Scotland and Brexit: The Road to Now



In the 2016 Brexit Referendum, Scotland voted to remain in the European Union by a 24% majority, and every one of the country's 32 local authority areas voted to Remain. Although Scotland had voted against independent statehood by the relatively narrow margin of 55-45 in 2014, the Brexit vote opened up the question of Scottish independence afresh, not least because the UK government made no concessions whatever to Remain opinion in Scotland or elsewhere, and indeed adopted a form of Brexit more absolute than that advocated by Vote Leave and leading figures in the current UK government during the campaign. This paper charts the background to Scotland's compellingly different vote in 2016 in the context of the structures of the country's history and the nature of the Scottish national movement, and examines in detail the course of politics since that date. It focuses in particular on Scotland's continuing engagement with the EU under Nicola Sturgeon's SNP government in trade and policy terms, and on the premisses and implications of the UK Government’s Internal Market Bill, designed to replace the European single market post-Brexit. The latest polling in Scotland continues to suggest a country more or less equally divided on independence, with peak support at up to 66% in Glasgow. This article closes with an evaluation of likely future developments in the context of the fundamental nature of Scottish nationalism and the Scottish polity.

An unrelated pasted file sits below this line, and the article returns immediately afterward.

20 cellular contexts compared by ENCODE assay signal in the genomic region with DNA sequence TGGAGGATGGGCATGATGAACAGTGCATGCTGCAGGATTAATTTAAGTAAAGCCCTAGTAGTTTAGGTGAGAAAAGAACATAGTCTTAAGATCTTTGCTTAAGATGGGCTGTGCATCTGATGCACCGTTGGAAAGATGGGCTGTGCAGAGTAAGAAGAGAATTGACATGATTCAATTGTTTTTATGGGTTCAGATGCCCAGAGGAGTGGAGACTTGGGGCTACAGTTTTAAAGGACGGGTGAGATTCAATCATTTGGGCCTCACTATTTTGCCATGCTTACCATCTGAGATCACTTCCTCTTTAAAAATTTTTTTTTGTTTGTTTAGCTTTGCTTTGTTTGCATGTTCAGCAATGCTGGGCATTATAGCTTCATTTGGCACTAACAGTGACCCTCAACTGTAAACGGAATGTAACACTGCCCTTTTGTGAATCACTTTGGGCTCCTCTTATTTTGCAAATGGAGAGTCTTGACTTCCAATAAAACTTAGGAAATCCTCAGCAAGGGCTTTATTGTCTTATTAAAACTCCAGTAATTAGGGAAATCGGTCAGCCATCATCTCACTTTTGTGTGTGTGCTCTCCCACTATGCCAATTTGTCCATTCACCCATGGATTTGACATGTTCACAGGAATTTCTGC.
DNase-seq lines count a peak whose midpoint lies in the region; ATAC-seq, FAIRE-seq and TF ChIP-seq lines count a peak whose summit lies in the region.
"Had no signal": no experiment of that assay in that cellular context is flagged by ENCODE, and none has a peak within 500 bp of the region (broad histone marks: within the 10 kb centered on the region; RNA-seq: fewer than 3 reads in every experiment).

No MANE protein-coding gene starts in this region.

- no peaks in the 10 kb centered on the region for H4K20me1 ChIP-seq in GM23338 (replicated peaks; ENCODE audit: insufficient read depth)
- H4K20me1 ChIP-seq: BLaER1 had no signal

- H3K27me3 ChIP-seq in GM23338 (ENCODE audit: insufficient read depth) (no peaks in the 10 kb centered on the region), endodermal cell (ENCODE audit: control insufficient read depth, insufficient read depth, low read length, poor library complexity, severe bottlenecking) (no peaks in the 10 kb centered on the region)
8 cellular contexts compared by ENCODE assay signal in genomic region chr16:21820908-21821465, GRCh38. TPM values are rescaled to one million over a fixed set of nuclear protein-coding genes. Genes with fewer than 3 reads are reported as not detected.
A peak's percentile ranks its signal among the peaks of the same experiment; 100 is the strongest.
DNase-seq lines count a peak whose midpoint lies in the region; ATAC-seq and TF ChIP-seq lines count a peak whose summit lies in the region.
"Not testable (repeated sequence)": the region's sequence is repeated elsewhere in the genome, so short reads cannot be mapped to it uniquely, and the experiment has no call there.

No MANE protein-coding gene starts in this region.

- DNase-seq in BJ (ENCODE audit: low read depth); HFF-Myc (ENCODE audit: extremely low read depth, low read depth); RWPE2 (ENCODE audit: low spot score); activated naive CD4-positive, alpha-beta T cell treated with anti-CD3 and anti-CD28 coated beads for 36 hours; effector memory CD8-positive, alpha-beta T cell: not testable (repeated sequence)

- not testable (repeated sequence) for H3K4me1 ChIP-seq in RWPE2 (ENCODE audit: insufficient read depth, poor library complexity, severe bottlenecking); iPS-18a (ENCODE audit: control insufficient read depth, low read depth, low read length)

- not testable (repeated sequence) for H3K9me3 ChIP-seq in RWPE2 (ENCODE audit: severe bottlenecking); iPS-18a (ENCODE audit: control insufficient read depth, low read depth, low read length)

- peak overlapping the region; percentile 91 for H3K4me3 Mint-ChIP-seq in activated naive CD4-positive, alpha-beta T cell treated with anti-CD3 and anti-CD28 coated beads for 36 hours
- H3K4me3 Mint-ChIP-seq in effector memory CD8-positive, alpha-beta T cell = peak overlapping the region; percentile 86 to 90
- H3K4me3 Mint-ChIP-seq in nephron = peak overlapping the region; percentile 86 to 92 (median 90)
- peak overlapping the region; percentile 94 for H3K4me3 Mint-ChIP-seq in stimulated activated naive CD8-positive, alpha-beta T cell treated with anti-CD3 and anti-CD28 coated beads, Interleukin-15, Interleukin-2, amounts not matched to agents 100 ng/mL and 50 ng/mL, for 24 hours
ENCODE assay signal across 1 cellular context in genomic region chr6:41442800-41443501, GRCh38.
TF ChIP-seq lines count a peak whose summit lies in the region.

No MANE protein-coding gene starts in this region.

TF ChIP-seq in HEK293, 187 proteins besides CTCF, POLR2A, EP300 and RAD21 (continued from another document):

Keywords: Scotland, independence, referendum, Brexit, Scottish nationalism, nationalism, UK, United Kingdom

How to Cite: Pittock, M. (2021) “Scotland and Brexit: The Road to Now”, NISE Essays. 7(1). doi: